How is the pandemic impacting the workforce for Gen Z as they're moving into it?
Ryan Jenkins, a keynote speaker on Gen Z, explains how Millennials and Gen Z are creating unprecedented change in the workplace. He emphasizes to leaders that it is a competitive advantage for an enterprise to have the diversity of thought and recruit younger generations onto the team.
From jazz ensembles to acapella groups, the sound of harmony delights us and attracts our rapt attention. Why?
Bringing four parts together and creating harmony is dynamic tension. As the musicians dance on a discordant note and lean into the clarity of pure harmony, we are at the edge of expectancy, waiting to experience satisfying resolution. This experience has a name in music-
Being on the edge of a displaced note without resolution ever occurring, might cause anxiety or agitation. And…It happens every day in the workplace. Associates are coming together from different perspectives, varying KPIs, and now from up to five different generations. The discordance is causing a climate that does not promote psychological safety. This uncertainty and complexity are being amplified with Gen Z entering the workforce in greater numbers. They are facing huge competition for sought-after jobs, interviewing primarily through Zoom or pre-recorded videos and even higher scrutiny upon any social media pages according to the Wall Street Journal.
Despite the pundits and press, harmony is a quality that is showing up in the research on Gen Z. They want harmony and look for it as a critical quality in the choices they will make in where to work and how to work-- how can leaders, some of them your coaching clients, make it happen?
People and workplaces are ever-evolving. This generation was born with the smartphone already in existence, methods of acquiring information, entertainment, music, goods, and services very different than previous generations, and communication are unique and creative. Ryan Jenkins, a keynote speaker on Gen Z, explains how Millennials and Gen Z are creating unprecedented change in the workplace. He emphasizes to leaders that it is a competitive advantage for an enterprise to have the diversity of thought and recruit younger generations onto the team.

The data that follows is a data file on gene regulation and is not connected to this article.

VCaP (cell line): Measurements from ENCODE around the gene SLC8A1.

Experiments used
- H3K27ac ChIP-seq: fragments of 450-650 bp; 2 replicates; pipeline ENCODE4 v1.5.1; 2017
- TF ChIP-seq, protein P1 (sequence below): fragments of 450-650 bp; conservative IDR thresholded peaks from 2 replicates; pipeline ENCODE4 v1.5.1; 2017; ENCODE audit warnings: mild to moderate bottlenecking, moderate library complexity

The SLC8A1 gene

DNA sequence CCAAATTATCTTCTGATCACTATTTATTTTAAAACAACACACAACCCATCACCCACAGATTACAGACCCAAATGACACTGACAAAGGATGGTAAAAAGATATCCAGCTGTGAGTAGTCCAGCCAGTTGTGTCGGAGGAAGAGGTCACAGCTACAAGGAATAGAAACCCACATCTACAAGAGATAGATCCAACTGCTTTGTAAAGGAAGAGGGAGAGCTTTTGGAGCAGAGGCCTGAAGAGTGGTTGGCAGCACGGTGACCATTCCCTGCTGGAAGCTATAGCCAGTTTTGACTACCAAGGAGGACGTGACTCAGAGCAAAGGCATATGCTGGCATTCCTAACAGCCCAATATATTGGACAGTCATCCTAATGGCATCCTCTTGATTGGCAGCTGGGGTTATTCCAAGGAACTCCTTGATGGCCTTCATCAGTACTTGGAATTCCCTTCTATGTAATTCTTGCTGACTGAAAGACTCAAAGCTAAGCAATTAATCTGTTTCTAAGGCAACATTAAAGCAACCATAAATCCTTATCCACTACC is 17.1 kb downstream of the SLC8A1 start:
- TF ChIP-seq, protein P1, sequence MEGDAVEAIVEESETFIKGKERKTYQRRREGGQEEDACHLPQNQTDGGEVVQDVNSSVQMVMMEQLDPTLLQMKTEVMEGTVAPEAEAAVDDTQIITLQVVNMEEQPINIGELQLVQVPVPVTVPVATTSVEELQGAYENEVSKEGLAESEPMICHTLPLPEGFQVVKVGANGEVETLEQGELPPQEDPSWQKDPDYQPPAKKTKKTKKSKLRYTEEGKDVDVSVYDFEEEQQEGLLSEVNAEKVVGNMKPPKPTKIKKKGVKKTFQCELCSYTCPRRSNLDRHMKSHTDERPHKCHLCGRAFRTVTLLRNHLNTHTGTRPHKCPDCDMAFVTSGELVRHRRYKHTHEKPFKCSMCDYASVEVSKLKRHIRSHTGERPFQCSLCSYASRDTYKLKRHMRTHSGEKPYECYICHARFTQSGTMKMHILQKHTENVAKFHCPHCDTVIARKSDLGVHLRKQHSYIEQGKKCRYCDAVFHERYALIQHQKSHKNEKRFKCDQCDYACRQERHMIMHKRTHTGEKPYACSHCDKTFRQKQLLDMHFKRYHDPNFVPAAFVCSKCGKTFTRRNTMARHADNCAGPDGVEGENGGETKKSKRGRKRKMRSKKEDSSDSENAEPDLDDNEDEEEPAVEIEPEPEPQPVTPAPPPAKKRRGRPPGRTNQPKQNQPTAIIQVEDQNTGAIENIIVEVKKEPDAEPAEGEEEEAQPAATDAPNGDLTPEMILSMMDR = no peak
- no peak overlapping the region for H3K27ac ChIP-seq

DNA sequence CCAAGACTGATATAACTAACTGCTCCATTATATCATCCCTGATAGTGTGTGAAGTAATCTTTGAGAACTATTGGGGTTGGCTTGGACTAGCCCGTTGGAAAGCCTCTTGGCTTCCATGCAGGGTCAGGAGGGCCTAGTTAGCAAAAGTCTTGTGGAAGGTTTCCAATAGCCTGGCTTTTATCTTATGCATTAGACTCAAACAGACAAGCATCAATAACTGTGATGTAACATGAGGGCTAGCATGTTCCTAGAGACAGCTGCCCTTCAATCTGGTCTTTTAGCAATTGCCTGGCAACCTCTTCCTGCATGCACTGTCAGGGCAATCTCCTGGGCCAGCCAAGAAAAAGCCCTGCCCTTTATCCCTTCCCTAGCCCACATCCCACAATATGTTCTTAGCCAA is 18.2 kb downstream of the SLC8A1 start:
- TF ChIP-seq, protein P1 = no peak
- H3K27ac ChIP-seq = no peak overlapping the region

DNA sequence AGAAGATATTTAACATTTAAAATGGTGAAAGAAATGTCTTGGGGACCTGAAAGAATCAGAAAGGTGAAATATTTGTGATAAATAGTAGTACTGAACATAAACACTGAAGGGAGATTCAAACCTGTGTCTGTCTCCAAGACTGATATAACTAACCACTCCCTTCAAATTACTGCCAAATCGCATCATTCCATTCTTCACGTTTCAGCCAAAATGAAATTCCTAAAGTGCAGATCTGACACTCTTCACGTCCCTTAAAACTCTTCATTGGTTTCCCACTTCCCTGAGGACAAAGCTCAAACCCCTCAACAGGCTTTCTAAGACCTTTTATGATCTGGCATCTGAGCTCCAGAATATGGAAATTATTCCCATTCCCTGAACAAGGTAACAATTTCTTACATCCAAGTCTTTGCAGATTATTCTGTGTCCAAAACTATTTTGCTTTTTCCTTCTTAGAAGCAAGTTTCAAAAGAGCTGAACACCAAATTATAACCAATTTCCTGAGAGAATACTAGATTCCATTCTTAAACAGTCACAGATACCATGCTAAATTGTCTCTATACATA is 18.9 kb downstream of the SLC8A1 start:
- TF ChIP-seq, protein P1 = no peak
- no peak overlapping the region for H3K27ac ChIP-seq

Recruiting is the beginning. How to support onboarding, the quest for learning, and a need for teaming are essential.
Here are three steps to get started on the journey:
Step #1: Create Extended Onboarding Programs.
Gen Z got interrupted with Covid and online learning may not have been as complete an experience for some as classroom interactions. Most did not experience the first job as a junior or senior in high school. Your enterprise client has unique requirements, coaches. It’s time to up the game on training and goes beyond the minimal onboarding for assimilation and strategize on a more long-term plan.
Look to expand the onboarding process as a yearlong program complete with mentorship, sequential, cross-functional training, and rewarded testing each step of the way to ensure comprehension and celebrate competence.
An important component of teaming is civility. It is important that managers learn the benefits of strengthened intergenerational relationships, dispel negative perceptions that weaken engagement, and provide the needed time and resources without comparison to the status quo or doubling down on “we’ve always done it this way”. One way to accomplish such buy-in is by including reverse mentoring programs where young employees help senior workers improve their skills in technology and social media. It’s a win/win for both and strengthens teams.
Step #2: Develop a New and Vital Mental Health Action Plan.